The Price of a Pitch

The £14m it cost Virgin to tender for the west coast rail franchise is a sobering reminder of the financial commitment involved in pitching for business.

What’s worse is that the process itself is notoriously unreliable, not least because it is all too easy to misjudge, as HM Government seems to have done in the case of the railway. 

Pitching has long been a way of life in our business, advertising.  And judging objectively which proposal will serve you best is even harder when the product you’re buying is an unproven creative idea, and projections of the likely returns are little more than guesswork.

Of the four deciding factors in a pitch – Content, Format, Style and Chemistry – the one known to have most influence most often on the outcome is actually Chemistry.  Content comes last.  It’s the same with job interviews apparently.

In truth, you can tell at least as much about an agency from its past work as you can from that produced in the heat of a pitch.  The most successful campaigns are seldom those that win pitches, because they tend to be the ‘safe’ option.  Really successful, stand-out campaigns are more likely to be those developed by an agency and client who’ve been working together for a while, and who really understand and trust each other.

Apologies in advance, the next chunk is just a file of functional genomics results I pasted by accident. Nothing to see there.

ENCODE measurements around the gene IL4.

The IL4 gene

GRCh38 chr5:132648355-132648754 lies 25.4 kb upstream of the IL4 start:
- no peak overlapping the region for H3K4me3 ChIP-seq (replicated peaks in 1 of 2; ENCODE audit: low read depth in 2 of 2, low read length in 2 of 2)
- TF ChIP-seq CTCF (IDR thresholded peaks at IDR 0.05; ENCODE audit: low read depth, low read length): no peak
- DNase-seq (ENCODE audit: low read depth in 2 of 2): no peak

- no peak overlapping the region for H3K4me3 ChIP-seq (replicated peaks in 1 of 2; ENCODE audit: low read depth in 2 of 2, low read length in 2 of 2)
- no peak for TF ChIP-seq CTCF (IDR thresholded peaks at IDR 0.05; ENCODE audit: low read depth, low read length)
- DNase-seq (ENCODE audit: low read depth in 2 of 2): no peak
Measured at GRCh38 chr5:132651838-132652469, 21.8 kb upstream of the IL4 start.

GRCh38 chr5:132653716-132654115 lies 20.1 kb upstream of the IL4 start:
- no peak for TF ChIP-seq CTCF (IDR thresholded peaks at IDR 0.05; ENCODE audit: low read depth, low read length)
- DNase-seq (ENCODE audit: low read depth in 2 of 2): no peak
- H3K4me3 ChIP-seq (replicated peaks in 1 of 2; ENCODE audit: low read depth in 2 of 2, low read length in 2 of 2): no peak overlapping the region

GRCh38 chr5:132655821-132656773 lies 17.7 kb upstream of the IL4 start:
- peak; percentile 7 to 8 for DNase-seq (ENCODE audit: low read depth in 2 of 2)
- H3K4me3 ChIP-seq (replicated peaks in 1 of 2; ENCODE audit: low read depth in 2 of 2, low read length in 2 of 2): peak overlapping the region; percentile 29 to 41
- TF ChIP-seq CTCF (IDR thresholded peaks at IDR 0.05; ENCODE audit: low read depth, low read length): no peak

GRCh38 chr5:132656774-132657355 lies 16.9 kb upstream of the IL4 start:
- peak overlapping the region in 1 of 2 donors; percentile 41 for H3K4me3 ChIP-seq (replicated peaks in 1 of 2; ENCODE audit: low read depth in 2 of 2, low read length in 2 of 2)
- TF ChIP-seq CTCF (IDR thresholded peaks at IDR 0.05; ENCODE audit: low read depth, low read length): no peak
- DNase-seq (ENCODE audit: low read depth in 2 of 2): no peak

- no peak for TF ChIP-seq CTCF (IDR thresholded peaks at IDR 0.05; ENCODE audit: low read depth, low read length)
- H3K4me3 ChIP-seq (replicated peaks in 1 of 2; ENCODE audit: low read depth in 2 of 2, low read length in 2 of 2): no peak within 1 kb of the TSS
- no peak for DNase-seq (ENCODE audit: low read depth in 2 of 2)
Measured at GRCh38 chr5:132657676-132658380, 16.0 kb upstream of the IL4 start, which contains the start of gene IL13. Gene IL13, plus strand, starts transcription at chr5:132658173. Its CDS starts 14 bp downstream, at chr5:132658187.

If you really want a pitch, perhaps offer to pay for it, you may well get some better ideas.

But appoint an agency on the basis of its track record and you’ll probably make a better choice.  They’ll certainly appreciate your perspicacity.  They might even reward you for it.

Robin Petherbridge

rp@cp-uk.com

November 2012